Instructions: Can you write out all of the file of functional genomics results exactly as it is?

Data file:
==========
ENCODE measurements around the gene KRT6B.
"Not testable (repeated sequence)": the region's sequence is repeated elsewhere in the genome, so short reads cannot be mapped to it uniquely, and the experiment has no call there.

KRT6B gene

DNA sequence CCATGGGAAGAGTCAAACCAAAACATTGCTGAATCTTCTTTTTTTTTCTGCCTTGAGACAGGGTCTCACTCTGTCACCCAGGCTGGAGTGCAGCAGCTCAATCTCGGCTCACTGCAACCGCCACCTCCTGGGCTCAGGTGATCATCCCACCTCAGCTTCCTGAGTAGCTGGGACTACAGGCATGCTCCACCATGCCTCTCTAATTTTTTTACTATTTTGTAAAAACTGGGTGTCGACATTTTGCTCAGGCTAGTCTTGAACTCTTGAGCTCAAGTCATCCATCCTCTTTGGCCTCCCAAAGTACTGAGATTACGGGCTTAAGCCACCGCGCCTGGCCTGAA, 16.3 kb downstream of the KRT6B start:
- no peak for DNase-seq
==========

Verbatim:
ENCODE measurements around the gene KRT6B.
"Not testable (repeated sequence)": the region's sequence is repeated elsewhere in the genome, so short reads cannot be mapped to it uniquely, and the experiment has no call there.

KRT6B gene

DNA sequence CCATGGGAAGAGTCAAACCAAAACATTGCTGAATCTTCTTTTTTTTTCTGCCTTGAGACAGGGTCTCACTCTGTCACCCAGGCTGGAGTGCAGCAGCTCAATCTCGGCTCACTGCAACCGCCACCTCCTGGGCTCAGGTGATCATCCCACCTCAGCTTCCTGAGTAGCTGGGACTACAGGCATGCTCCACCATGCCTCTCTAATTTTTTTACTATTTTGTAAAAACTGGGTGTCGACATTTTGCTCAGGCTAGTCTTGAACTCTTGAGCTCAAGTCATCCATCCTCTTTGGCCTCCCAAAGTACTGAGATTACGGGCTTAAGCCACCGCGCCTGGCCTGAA, 16.3 kb downstream of the KRT6B start:
- no peak for DNase-seq